PLP Chairman Fred Mitchell.
By RASHAD ROLLE
Tribune Staff Reporter
THE Minnis Administration's plan to amend the Bahamas Nationality Act to grant children of Bahamian women born outside the Bahamas automatic citizenship "almost certainly" runs "ultra vires of the Constitution," Progressive Liberal Party Chairman Fred Mitchell said Friday.
"The Constitution says who is automatically a citizen," the former Foreign Affairs and Immigration Minister said. "But one has to see the details. In any event, under the PLP we had announced that by policy that category of the children of Bahamian women with foreign spouses would be granted citizenship upon application. So I am not sure given the rejection of an amendment to the Constitution that the government is in a lawful position to reverse that. I don't think statue law can alter that."
He noted that section 6(2) of the Bahamas National Act currently gives the minister power to grant citizenship to any child upon application.
The Act says: "The Minister may at his discretion cause the minor child of a citizen of The Bahamas to be registered as a citizen of The Bahamas upon application made in the prescribed manner by the parent or guardian of such child. The Minister may at his discretion, in such special circumstances as he may think fit, cause any minor to be registered as a citizen of The Bahamas."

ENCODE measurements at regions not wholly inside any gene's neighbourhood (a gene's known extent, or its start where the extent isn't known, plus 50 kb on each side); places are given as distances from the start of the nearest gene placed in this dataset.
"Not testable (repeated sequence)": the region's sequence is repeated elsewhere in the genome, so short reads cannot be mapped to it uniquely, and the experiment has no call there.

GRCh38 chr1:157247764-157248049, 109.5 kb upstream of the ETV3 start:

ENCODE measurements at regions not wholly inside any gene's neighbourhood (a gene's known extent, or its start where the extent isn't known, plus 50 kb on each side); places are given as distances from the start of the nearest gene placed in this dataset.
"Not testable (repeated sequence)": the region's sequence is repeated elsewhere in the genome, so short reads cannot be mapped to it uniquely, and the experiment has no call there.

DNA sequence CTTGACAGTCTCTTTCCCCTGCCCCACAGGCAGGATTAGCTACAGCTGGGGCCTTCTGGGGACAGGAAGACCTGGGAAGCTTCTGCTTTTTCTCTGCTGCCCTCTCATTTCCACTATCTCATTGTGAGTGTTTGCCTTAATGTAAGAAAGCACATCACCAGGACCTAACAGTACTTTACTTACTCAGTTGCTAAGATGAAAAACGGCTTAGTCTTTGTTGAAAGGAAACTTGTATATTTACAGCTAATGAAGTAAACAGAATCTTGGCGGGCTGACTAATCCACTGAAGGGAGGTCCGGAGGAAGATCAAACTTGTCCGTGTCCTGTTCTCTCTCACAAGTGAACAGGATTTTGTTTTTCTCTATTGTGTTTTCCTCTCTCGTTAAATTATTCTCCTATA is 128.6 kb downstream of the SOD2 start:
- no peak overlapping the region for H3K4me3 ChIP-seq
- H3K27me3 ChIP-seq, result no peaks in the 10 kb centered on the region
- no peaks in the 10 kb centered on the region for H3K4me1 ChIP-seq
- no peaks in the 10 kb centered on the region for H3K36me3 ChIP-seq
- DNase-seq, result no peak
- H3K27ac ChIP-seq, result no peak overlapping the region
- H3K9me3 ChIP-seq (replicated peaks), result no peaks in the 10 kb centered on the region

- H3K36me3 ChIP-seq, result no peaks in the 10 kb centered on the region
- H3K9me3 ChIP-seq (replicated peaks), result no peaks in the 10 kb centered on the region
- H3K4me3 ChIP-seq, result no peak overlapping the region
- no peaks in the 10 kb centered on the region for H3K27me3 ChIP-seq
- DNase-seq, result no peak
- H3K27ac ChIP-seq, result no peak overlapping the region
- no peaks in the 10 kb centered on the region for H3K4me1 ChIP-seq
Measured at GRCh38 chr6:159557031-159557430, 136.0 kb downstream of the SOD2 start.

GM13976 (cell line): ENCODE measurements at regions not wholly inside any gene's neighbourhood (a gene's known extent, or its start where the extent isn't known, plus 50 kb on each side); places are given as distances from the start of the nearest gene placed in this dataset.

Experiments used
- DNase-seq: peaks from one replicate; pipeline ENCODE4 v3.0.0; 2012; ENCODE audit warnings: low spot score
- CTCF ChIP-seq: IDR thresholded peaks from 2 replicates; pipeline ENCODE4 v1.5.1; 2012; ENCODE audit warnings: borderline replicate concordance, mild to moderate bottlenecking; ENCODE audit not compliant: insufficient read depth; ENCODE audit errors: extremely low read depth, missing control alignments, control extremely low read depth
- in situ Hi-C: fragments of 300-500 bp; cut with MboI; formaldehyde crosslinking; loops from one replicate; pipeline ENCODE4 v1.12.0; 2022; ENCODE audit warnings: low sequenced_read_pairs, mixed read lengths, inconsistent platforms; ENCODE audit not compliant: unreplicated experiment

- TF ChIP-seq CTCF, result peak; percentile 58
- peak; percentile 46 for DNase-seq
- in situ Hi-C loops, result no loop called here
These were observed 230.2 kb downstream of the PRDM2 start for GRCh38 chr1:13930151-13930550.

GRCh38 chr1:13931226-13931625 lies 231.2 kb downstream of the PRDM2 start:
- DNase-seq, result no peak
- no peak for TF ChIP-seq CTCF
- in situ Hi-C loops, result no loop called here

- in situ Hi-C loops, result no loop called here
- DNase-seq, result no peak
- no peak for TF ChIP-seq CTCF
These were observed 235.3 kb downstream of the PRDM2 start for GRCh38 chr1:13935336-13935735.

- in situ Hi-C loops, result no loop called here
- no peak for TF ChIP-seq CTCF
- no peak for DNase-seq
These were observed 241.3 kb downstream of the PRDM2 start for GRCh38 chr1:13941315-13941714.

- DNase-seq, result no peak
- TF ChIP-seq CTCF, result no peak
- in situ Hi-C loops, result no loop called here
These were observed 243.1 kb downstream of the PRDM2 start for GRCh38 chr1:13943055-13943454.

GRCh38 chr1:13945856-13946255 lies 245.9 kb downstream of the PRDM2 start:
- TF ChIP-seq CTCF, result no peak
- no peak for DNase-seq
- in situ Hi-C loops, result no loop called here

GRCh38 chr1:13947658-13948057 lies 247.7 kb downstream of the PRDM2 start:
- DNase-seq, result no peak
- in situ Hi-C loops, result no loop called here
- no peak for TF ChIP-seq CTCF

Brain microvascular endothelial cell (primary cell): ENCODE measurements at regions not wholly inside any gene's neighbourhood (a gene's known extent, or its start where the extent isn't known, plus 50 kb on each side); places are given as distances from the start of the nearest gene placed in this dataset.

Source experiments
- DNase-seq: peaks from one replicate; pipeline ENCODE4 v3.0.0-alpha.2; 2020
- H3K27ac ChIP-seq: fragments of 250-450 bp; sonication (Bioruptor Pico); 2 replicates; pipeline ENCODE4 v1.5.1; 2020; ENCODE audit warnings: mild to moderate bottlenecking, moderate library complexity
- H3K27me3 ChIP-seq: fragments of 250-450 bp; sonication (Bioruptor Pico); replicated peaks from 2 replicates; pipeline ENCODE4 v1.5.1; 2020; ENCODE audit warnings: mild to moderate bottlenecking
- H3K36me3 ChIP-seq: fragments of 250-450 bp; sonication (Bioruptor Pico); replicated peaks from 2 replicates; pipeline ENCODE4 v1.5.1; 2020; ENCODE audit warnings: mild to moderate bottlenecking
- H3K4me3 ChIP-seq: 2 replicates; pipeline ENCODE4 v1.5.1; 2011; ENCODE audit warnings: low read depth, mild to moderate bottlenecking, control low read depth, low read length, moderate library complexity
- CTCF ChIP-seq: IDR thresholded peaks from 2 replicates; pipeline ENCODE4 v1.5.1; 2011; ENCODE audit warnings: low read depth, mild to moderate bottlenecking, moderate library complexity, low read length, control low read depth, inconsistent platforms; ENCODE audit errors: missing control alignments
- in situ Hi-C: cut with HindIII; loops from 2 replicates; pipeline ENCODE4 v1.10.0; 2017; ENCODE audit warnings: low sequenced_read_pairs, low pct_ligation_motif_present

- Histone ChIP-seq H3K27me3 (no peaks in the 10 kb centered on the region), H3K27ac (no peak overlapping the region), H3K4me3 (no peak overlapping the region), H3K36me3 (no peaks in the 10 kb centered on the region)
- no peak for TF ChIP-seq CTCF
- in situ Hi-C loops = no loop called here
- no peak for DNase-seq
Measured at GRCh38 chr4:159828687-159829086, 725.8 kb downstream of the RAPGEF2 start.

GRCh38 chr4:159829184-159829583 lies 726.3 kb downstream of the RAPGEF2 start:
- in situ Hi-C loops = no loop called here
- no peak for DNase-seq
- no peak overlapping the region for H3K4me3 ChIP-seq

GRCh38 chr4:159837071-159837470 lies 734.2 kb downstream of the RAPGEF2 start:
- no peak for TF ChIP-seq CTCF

Mr Mitchell's comments follow Prime Minister Dr Hubert Minnis' immigration-related announcements in the House of Assembly Thursday.
The prospect of granting children of Bahamian women automatic citizenship was put to the country in last year's constitutional referendum. The first of the four questions, it was overwhelmingly rejected, with 32,249 people voting “yes” and 51,022 people voting “no”.
Mr Mitchell also said the administration's plan to establish a commission independent of Cabinet that has the power to grant citizenship could also be unconstitutional.
A major pledge of the Minnis Administration's approach to immigration has been to create an independent commission to approve applications for citizenship.
The administration believes this could quicken the approvals process and remove politics, ensuring politicians don't have the power to grant citizenship unless national security concerns are pertinent.
Mr Mitchell said while he'll await the specifics of the administration's plan, it's not clear the Constitution would allow an administration to do this.
"This is the one that would appear to be impermissible by the Constitution under the principle delegate cannot delegate," he said. "If I'm correct, while the Constitution gives the power to describe how citizenship might be acquired, I do not think that it contemplates devolving that power from the government. Right now the Act says the 'minister' and so I think that is as far as the devolution can go."